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Lee Schierer
11-17-2015, 9:42 PM
I needed to make a lot of small tractors as wedding favors for my niece. I found a plan for a simple tractor that I could scale down to the size I wanted. After an extensive search of the internet for bar tread tires like those used on a tractor I had zero success. I gave it some thought and came up with a plan to make my own wheels with a bar tread type design.

I made wheel blanks from 1/4" thick soft maple using a 1-1/2" hole saw. Then I could put them on my drill press using a 1/4-20 bolt and a couple of nuts to sand them smooth 4 at a time. I would need two blanks for each wheel. The jig I made is actually pretty simple. The heart of the jig is an indexing block, shown below.
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This indexing block has 25 holes which gives me the right spacing and width for cuts using a 1/8" kerf blade for a 2-1/4" finished wheel. The back board of the jig has a center hole and a sliding pin that fits into the indexing holes. I used a pop rivet for the slide for the pin and the "nail" of the pop rivet for the shot pin. I had to reshape the head of the nail to have a taper so it would go into the holes in the index block.

The back board mounts on my crosscut guide which is angled 22.5 degrees to the blade and the vertical centerline of the two wheel halves being cut is centered on the blade teeth.
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I mount two left or two right wheel halves at a time to the index block using small bits of double sided tape to keep the three pieces aligned during the cutting operation. I use a 1/4-20 screw and a wing nut to hold the wheel pieces and the index wheel to the face of the back board. I set the ATB raker saw blade at a height of .430" above the table. I insert the pin in the zero hole to start and make a cut.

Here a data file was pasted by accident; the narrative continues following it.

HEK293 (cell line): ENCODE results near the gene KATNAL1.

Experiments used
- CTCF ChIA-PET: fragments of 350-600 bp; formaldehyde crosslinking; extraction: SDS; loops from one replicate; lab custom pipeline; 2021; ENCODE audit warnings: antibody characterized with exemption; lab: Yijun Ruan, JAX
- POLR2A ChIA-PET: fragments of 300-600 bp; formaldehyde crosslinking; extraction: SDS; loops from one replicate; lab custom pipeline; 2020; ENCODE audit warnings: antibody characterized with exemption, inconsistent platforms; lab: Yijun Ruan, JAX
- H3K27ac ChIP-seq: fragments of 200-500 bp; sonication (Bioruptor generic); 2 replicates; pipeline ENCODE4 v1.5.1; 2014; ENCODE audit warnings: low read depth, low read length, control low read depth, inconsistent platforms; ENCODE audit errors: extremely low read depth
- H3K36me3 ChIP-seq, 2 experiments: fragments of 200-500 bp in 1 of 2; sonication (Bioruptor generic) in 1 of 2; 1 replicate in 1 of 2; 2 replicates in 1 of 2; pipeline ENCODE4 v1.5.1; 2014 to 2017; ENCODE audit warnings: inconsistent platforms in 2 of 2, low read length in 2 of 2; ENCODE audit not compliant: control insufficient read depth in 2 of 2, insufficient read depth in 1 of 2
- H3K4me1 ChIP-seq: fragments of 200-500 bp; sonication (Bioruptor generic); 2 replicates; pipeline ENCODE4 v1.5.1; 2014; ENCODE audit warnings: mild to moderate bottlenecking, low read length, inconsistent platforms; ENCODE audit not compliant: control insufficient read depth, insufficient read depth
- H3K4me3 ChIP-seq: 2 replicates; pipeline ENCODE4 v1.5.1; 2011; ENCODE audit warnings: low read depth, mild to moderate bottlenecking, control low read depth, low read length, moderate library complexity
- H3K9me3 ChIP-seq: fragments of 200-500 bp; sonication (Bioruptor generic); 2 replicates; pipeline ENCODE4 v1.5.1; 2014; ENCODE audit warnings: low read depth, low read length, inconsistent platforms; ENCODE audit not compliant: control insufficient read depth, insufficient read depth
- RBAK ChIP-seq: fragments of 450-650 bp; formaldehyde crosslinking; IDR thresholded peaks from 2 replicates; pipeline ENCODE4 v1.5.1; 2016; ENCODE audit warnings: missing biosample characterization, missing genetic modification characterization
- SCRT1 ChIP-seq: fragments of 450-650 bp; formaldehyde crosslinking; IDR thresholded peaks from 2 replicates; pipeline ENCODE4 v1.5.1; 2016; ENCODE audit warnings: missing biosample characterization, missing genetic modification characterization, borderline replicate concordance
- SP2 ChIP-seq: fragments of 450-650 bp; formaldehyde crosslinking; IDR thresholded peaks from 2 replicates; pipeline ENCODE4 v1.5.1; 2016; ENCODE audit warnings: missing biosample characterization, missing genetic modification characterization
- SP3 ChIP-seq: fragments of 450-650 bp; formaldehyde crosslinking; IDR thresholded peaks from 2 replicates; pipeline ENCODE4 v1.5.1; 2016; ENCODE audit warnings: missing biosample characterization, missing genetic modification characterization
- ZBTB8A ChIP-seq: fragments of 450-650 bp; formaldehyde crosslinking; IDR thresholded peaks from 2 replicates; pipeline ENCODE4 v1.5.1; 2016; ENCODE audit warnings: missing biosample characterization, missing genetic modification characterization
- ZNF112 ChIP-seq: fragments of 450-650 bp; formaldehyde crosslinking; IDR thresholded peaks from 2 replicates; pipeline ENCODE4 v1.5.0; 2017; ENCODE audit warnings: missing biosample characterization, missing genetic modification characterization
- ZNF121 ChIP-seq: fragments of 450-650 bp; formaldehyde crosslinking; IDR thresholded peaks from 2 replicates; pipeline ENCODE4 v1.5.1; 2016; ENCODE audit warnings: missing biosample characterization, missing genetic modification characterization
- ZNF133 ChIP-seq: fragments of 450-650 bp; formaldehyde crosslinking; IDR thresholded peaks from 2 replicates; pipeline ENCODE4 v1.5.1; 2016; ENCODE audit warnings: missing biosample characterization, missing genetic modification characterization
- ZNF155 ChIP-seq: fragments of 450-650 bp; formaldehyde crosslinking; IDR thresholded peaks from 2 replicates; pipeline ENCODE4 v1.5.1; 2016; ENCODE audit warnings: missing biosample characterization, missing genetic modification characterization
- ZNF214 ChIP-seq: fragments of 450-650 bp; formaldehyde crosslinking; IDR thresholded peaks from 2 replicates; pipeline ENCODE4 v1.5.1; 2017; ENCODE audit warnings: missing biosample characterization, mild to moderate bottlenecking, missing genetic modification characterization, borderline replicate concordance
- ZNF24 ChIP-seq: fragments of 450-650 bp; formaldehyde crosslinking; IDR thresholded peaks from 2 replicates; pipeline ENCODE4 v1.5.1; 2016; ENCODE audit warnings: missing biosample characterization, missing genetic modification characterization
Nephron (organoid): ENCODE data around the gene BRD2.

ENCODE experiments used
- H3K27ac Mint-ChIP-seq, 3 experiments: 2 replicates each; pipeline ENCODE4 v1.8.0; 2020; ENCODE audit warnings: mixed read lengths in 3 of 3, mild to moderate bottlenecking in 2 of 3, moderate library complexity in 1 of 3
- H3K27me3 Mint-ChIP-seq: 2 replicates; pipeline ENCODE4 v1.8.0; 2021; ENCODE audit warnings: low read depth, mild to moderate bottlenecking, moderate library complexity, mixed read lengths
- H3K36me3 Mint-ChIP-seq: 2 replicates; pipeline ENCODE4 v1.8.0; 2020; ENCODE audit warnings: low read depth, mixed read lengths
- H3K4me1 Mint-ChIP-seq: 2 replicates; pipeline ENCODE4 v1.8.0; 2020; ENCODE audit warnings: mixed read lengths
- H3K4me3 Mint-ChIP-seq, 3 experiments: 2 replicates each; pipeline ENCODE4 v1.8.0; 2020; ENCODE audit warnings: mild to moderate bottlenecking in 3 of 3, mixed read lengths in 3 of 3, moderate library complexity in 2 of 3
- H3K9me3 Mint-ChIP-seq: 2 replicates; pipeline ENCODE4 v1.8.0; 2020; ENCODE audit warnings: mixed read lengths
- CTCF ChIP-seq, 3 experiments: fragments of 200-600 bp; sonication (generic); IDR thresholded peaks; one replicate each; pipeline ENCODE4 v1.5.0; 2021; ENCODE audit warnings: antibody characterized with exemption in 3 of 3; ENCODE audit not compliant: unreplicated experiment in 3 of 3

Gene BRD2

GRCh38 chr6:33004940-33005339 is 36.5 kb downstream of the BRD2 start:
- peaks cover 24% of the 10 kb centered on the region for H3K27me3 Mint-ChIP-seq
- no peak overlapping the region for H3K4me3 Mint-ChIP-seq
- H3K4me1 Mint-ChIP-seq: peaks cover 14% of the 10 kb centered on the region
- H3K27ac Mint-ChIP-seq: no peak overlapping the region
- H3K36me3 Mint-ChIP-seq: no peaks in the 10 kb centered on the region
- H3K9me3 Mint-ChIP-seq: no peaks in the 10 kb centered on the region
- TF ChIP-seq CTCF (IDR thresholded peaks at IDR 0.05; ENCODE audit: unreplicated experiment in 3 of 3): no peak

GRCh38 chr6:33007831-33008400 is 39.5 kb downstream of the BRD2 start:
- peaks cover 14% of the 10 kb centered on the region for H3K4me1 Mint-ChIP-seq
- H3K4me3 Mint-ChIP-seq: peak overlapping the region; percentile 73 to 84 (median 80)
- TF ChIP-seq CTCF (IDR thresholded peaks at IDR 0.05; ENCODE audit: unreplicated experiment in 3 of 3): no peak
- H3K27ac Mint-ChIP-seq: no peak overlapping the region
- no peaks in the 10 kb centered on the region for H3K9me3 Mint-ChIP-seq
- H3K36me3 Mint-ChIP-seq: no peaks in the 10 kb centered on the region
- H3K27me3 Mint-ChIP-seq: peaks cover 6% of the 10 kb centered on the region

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As each cut is made, I pull the pin back, rotate the wheel one position and make the next cut. This happens 25 times for each two wheel halves.
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I cut a bunch of left wheel halves and then angle the jig the other way, aligned the same way tot he blade to make an equal number of right wheel halves. Once I have the halves made, I can start gluing up wheels using one left and one right to make each wheel. Once the glue dries I chuck the wheels up on my drill press one at a time and use a broken sander belt to round over the edges and clean up any fuzzy bits left by cutting. A finished wheel looks like this.
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After making a few wheels, I found that gripping the pin repeatedly was starting to hurt my fingers so I added a wooden knob that I glued onto the nail for a better gripping surface.

The completed tractor looks like this.
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Ken Fitzgerald
11-17-2015, 10:50 PM
You surely must love that niece! Well done Lee!

Walter Plummer
11-18-2015, 6:05 PM
Way to nice for "Favors". Very nice work.

Lee Schierer
11-19-2015, 3:22 PM
You surely must love that niece! Well done Lee!

She asked me to make a "few for the young kids", now it has morphed into at least 36. It may turn into her wedding present.:D